Haverhill Imposes Moratorium on Permits for Most National Grid Projects

Haverhill City Councilor John A. Michitson. (WHAV News file photograph by Jay Saulnier.)

Haverhill City Councilor John A. Michitson. (WHAV News photograph by Jay Saulnier)

Haverhill City Council will approve no non-essential or non-emergency projects for National Grid until it ends an employee lockout and reinstates the workers’ health insurance benefits.

Councilors, with support of Mayor James J. Fiorentini, voted unanimously Tuesday to withhold permits for anything but emergency projects to show their displeasure with the company’s actions.

They were especially angered by the company’s decision to cancel medical insurance for the employees and their families.

Council President John A. Michitson was blunt in his observation.

“It’s pretty pathetic, actually.”

Christine Milligan, a spokeswoman for National Grid, told WHAV that employees can keep their company benefits at their own expense.

“For the safety of our employees and customers, National Grid will not allow United Steel Workers 12003 and 12012-04 to work without a valid contract,” Milligan said. “During the time they are not working on our property or for our customers, the Locals are ineligible for compensation and benefits paid by the company.”

Keith Rice of Topsfield, a representative for Steelworkers Local 12012-4 told the council that management crews have responded to reports of gas leaks, but without inspectors on hand to supervise and personnel who aren’t familiar with the requirements of the task, there are problems with the repairs.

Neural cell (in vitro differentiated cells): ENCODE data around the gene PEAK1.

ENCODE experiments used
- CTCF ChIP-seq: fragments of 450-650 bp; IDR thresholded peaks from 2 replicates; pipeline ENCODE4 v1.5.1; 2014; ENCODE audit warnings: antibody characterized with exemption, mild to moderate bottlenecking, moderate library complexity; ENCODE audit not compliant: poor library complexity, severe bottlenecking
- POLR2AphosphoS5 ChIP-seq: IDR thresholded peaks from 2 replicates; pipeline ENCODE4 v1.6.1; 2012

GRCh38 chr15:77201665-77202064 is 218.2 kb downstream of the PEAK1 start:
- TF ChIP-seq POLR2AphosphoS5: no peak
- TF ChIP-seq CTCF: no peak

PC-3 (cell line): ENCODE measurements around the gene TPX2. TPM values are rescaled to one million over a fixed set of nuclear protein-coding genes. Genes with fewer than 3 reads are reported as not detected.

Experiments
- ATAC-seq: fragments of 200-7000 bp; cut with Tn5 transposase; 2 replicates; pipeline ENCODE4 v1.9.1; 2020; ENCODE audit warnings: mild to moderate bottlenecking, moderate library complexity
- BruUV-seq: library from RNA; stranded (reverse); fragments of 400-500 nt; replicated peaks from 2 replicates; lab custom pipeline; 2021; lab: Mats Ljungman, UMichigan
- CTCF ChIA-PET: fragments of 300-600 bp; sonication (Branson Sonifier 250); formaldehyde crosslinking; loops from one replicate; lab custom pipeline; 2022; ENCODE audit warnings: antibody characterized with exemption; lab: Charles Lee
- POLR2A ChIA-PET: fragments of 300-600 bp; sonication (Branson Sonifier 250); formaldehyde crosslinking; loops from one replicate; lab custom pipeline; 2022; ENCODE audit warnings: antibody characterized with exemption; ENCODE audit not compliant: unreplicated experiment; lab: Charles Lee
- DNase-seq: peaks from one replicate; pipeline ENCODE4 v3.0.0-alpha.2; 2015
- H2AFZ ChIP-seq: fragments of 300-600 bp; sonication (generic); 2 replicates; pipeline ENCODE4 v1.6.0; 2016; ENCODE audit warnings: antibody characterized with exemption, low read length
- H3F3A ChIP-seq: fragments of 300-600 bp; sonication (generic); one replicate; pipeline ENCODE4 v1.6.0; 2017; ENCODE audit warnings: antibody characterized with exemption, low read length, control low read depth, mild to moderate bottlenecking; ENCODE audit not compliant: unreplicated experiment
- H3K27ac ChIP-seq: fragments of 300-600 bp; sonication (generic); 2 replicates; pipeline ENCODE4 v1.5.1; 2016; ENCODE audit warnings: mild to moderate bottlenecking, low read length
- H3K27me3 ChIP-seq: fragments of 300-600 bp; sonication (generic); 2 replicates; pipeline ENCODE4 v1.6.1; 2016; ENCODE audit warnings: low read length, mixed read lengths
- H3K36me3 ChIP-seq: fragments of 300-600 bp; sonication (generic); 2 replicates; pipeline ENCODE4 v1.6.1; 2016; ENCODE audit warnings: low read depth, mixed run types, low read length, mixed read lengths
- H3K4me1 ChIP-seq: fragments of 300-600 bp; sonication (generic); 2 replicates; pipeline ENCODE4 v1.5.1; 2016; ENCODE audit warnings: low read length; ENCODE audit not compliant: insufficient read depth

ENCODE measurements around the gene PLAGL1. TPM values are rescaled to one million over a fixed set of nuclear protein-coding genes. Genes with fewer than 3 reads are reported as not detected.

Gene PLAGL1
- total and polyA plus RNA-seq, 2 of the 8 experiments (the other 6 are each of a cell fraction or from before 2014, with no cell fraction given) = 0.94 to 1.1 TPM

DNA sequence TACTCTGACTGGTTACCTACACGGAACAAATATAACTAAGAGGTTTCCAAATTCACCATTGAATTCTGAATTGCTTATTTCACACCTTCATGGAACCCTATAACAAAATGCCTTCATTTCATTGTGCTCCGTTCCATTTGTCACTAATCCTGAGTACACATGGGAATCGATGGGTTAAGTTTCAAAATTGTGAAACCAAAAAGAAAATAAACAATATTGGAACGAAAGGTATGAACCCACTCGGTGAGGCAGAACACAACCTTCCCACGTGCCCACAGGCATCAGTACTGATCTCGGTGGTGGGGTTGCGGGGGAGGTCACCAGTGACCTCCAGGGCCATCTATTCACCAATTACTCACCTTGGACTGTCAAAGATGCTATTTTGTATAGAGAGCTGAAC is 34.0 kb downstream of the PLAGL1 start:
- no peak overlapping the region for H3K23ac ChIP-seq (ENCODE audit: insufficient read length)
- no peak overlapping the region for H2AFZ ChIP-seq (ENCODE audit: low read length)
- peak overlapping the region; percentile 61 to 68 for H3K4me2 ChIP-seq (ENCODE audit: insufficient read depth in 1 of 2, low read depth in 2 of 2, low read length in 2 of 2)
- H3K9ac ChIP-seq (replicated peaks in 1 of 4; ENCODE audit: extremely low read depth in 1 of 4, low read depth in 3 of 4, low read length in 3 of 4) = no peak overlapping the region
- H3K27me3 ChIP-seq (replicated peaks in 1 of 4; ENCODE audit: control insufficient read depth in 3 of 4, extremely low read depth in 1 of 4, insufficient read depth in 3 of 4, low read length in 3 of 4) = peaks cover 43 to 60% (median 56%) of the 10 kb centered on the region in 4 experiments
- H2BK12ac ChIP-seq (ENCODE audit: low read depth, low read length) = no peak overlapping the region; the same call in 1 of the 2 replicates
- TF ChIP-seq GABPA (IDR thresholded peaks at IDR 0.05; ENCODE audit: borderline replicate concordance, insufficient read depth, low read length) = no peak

The stand-in crews are making too many holes in the streets and cutting them too large, Rice said. He suggested attempted repairs on Hilldale Avenue and Winter Street may have failed and said it’s possible that gas is still leaking in both locations.

He asked that Haverhill join many Massachusetts communities that are declaring a moratorium on National Grid projects that require municipal approval.

Council Vice President Thomas J. Sullivan said the international energy giant makes enough money to continue paying for workers’ health insurance while they’re on strike.

“National Grid made $9.1 billion in operating profit last year. Not only do you guys deserve a raise,” he said to Rice, “but the customers deserve a rate cut.”

Fiorentini, who said he has visited the National Grid workers’ picket line three times since the lockout, stands with the union members, calling the company’s actions outrageous.

Councilor Michael S. McGonagle agreed.

“I think it’s reprehensible for a company of this size to cut off your medical benefits and lock you out. I don’t think that’s bargaining in good faith.”

Milligan said the unions have been unwilling to compromise on issues of health insurance, retirement benefits and wages.

Notwithstanding this current work stoppage, National Grid has never walked away from the bargaining table with the unions,” she said.

Councilor William S. Macek suggested the council rewrite a resolution by Braintree officials, adapting it to Haverhill, and forwarding it to “all appropriate parties,” to show how the board feels about National Grid’s actions.

Barrett said the council should make sure to send a copy to the state Department of Public Utilities.